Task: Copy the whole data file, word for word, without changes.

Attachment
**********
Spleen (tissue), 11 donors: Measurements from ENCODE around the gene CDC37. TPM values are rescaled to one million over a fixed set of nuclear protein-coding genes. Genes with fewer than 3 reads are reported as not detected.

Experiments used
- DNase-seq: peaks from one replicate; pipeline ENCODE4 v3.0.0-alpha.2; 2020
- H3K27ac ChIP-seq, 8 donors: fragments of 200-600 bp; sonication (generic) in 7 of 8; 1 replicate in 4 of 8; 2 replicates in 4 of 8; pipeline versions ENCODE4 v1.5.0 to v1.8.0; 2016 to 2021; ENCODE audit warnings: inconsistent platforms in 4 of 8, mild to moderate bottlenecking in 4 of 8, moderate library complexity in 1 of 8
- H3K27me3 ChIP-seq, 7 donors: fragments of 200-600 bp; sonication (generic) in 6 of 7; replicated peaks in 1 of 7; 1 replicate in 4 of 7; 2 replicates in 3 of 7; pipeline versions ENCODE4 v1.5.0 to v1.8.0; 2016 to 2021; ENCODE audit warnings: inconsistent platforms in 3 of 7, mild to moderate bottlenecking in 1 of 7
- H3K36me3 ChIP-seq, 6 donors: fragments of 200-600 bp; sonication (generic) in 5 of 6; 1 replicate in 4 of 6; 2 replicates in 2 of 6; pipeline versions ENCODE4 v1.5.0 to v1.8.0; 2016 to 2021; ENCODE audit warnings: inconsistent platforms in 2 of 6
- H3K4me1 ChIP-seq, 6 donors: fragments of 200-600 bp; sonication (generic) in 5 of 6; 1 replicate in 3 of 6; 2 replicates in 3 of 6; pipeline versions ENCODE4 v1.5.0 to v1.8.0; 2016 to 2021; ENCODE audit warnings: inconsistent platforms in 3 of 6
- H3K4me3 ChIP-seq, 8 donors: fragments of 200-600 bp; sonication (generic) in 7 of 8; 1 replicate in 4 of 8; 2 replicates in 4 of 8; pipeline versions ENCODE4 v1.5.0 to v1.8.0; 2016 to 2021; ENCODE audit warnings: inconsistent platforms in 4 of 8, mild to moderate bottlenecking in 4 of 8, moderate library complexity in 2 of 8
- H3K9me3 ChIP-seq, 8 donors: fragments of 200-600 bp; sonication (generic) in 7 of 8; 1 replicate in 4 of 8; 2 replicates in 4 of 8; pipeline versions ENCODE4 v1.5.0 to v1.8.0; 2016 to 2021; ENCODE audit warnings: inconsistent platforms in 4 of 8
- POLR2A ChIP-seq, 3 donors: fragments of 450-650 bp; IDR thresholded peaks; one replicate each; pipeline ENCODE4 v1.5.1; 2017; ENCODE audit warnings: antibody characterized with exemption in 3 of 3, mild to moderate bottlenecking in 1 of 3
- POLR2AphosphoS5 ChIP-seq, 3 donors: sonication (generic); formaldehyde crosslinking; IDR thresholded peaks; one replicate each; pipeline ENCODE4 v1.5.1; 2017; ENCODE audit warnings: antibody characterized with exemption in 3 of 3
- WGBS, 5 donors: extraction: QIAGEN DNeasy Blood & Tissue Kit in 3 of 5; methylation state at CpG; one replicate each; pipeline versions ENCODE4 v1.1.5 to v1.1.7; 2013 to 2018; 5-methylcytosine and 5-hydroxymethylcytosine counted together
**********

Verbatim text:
Spleen (tissue), 11 donors: Measurements from ENCODE around the gene CDC37. TPM values are rescaled to one million over a fixed set of nuclear protein-coding genes. Genes with fewer than 3 reads are reported as not detected.

Experiments used
- DNase-seq: peaks from one replicate; pipeline ENCODE4 v3.0.0-alpha.2; 2020
- H3K27ac ChIP-seq, 8 donors: fragments of 200-600 bp; sonication (generic) in 7 of 8; 1 replicate in 4 of 8; 2 replicates in 4 of 8; pipeline versions ENCODE4 v1.5.0 to v1.8.0; 2016 to 2021; ENCODE audit warnings: inconsistent platforms in 4 of 8, mild to moderate bottlenecking in 4 of 8, moderate library complexity in 1 of 8
- H3K27me3 ChIP-seq, 7 donors: fragments of 200-600 bp; sonication (generic) in 6 of 7; replicated peaks in 1 of 7; 1 replicate in 4 of 7; 2 replicates in 3 of 7; pipeline versions ENCODE4 v1.5.0 to v1.8.0; 2016 to 2021; ENCODE audit warnings: inconsistent platforms in 3 of 7, mild to moderate bottlenecking in 1 of 7
- H3K36me3 ChIP-seq, 6 donors: fragments of 200-600 bp; sonication (generic) in 5 of 6; 1 replicate in 4 of 6; 2 replicates in 2 of 6; pipeline versions ENCODE4 v1.5.0 to v1.8.0; 2016 to 2021; ENCODE audit warnings: inconsistent platforms in 2 of 6
- H3K4me1 ChIP-seq, 6 donors: fragments of 200-600 bp; sonication (generic) in 5 of 6; 1 replicate in 3 of 6; 2 replicates in 3 of 6; pipeline versions ENCODE4 v1.5.0 to v1.8.0; 2016 to 2021; ENCODE audit warnings: inconsistent platforms in 3 of 6
- H3K4me3 ChIP-seq, 8 donors: fragments of 200-600 bp; sonication (generic) in 7 of 8; 1 replicate in 4 of 8; 2 replicates in 4 of 8; pipeline versions ENCODE4 v1.5.0 to v1.8.0; 2016 to 2021; ENCODE audit warnings: inconsistent platforms in 4 of 8, mild to moderate bottlenecking in 4 of 8, moderate library complexity in 2 of 8
- H3K9me3 ChIP-seq, 8 donors: fragments of 200-600 bp; sonication (generic) in 7 of 8; 1 replicate in 4 of 8; 2 replicates in 4 of 8; pipeline versions ENCODE4 v1.5.0 to v1.8.0; 2016 to 2021; ENCODE audit warnings: inconsistent platforms in 4 of 8
- POLR2A ChIP-seq, 3 donors: fragments of 450-650 bp; IDR thresholded peaks; one replicate each; pipeline ENCODE4 v1.5.1; 2017; ENCODE audit warnings: antibody characterized with exemption in 3 of 3, mild to moderate bottlenecking in 1 of 3
- POLR2AphosphoS5 ChIP-seq, 3 donors: sonication (generic); formaldehyde crosslinking; IDR thresholded peaks; one replicate each; pipeline ENCODE4 v1.5.1; 2017; ENCODE audit warnings: antibody characterized with exemption in 3 of 3
- WGBS, 5 donors: extraction: QIAGEN DNeasy Blood & Tissue Kit in 3 of 5; methylation state at CpG; one replicate each; pipeline versions ENCODE4 v1.1.5 to v1.1.7; 2013 to 2018; 5-methylcytosine and 5-hydroxymethylcytosine counted together